fraser.gordon at runrev.com
Wed Apr 9 14:36:24 CEST 2014
On 9 Apr 2014, at 13:27, Graham Samuel <livfoss at mac.com> wrote:
> At the moment, since my own required set of Unicode-only (non-normal keyboard) characters is quite limited, I'm going for a little window (stack) with a grid of characters that can be picked by the mouse (or if there is a mobile version, your finger). This is fine I reckon up to a grid of say 4 x 4 characters, which is in fact more than I currently need, and which would be entirely cross-platform since the glyphs can be represented as images and don't have to be capable of being displayed natively. Pretty much like a simplified colour picker. But it wouldn't do for a complete alphabet in a foreign language - I guess that just has to be a soft keyboard, no?
Most platforms offer the ability to switch keyboard layouts and can make use of on-screen keyboards and other input method editors (IMEs). As a matter of personal preference, I think a palette works quite well for mathematical symbols that aren't likely to be found on keyboards (most equation editors I've used take this route). Saying that, I do also like the convenience of LaTeX-style \commands when entering long equations ;)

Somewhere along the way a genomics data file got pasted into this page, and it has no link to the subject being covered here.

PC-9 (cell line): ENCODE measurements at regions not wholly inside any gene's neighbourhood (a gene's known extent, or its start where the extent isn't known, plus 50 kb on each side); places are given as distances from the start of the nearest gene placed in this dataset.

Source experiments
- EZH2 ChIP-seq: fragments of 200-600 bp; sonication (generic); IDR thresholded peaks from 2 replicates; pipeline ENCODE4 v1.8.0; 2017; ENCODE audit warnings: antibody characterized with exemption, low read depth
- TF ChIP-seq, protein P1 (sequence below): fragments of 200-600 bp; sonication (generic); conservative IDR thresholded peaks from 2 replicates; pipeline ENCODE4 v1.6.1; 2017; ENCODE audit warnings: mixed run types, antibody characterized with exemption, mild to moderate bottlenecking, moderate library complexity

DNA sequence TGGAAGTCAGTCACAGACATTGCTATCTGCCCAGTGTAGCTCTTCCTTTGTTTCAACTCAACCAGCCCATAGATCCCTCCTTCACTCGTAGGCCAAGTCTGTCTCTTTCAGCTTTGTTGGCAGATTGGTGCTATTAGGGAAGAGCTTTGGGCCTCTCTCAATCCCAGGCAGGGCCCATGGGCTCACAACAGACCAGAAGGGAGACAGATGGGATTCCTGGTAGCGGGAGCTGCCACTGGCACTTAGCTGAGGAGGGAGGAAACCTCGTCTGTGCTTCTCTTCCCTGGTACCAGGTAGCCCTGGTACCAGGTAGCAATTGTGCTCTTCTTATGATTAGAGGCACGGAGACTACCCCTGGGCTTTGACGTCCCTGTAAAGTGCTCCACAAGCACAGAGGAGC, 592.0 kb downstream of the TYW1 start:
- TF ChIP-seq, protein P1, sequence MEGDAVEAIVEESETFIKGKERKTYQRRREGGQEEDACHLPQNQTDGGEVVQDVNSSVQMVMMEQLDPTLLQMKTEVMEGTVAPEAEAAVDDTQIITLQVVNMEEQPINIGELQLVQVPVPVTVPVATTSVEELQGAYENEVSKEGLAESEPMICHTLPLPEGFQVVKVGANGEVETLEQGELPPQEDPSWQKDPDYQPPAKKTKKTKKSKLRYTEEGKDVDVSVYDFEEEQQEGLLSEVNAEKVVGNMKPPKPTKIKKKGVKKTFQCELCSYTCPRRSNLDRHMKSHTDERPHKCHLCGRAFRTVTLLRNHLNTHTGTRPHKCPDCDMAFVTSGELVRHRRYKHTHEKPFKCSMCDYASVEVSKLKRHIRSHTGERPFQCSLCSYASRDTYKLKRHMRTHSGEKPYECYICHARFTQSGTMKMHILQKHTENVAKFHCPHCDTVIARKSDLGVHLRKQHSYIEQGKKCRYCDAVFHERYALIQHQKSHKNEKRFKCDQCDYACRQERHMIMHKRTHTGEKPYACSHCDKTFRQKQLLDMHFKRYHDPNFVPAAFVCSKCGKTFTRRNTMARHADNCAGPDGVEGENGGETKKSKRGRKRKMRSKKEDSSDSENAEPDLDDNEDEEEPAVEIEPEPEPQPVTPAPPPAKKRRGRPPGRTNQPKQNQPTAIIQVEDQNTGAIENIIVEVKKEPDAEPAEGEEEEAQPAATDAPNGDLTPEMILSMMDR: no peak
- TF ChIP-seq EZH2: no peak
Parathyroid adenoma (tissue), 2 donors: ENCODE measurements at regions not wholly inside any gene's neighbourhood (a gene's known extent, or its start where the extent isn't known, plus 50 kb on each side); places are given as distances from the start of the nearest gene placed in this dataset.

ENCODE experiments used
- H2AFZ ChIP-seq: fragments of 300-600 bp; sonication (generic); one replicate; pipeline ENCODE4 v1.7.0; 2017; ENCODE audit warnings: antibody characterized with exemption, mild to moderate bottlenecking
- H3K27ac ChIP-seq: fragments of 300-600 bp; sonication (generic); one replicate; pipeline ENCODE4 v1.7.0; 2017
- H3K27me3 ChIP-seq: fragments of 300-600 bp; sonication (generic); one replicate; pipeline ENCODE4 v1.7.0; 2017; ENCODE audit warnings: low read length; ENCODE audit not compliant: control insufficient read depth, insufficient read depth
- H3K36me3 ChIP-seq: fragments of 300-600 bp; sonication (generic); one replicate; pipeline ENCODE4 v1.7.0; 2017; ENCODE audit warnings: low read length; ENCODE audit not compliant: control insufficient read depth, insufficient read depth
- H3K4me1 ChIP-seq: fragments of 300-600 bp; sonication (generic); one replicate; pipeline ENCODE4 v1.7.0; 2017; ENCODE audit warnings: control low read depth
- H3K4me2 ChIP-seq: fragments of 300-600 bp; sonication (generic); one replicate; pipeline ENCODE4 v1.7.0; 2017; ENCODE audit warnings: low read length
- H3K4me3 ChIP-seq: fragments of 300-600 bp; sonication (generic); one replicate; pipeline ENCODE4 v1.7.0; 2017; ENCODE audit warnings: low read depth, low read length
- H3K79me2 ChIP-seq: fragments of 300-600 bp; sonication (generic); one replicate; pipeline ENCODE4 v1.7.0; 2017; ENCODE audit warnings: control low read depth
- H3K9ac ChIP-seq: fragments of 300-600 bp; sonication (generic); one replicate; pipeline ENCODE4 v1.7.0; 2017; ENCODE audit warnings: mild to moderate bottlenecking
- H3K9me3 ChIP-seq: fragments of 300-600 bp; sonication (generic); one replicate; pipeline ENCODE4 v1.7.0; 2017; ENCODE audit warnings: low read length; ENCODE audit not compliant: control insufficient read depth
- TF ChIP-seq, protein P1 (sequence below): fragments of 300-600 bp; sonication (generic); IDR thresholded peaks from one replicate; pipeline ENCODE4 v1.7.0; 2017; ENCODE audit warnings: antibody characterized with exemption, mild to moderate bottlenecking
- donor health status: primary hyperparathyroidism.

> Incidentally, if Unicode 'just works', what actually is the capability of say Mavericks and Windows 8 of displaying 'specialised' glyphs (like maths and logic symbols) or for that matter, Sanskrit? Anyone know?
It all depends on the font. I believe most common fonts have fairly complete support for the "mathematical symbols" part of Unicode. Fallback fonts mean that they should continue to display even if an incomplete font is selected. There are also some free fonts available that have the goal of covering the entire Unicode repertoire but their quality is variable.
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